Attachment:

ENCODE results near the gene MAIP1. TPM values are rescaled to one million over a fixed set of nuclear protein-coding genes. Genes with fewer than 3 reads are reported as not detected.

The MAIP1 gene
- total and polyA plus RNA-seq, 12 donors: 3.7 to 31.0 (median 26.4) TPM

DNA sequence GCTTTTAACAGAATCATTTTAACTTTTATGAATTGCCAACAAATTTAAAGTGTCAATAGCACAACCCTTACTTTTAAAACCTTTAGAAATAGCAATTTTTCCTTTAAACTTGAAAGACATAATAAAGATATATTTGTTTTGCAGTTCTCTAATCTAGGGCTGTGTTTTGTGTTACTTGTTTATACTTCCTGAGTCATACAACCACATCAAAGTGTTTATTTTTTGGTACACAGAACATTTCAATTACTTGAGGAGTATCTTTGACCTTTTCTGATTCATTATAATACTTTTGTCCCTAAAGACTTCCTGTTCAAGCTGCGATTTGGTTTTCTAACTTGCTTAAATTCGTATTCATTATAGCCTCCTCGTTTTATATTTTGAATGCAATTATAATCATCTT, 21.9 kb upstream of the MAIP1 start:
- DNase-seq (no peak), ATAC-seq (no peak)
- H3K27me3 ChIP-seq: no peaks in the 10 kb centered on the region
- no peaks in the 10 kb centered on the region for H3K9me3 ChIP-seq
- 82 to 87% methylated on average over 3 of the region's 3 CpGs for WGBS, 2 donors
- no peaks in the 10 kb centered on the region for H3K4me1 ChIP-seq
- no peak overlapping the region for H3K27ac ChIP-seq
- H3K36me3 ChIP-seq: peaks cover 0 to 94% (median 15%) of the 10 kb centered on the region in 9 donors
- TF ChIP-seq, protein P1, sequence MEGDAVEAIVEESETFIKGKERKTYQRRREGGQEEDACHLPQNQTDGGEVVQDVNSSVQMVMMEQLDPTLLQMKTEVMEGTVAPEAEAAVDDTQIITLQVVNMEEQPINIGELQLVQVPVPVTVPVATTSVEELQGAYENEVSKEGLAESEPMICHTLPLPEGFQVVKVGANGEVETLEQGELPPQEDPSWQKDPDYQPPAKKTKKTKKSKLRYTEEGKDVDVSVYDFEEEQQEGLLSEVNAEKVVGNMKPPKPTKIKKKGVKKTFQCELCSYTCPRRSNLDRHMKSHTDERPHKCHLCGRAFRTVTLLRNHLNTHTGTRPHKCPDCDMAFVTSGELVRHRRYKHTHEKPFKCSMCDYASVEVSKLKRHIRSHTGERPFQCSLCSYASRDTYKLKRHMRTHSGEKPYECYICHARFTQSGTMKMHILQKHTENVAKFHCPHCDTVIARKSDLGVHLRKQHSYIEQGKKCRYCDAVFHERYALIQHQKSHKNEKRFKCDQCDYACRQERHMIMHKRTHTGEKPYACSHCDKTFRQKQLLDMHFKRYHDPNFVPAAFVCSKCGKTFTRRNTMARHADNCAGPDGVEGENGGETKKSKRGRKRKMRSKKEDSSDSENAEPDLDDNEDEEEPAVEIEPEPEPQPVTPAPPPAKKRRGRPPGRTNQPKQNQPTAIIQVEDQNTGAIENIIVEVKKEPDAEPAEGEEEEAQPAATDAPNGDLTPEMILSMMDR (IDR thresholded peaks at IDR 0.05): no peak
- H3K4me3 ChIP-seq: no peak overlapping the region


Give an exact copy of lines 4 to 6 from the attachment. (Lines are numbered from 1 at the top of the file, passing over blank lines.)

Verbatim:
DNA sequence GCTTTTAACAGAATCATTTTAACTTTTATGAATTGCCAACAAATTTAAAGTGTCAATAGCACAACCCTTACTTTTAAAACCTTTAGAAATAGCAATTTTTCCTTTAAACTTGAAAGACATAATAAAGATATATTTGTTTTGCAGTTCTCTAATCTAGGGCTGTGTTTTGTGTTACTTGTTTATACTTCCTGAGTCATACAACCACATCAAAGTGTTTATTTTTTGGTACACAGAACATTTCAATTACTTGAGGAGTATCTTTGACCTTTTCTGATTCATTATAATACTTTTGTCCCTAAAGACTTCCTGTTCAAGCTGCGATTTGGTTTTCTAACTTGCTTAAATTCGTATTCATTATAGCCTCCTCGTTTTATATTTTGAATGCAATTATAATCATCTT, 21.9 kb upstream of the MAIP1 start:
- DNase-seq (no peak), ATAC-seq (no peak)
- H3K27me3 ChIP-seq: no peaks in the 10 kb centered on the region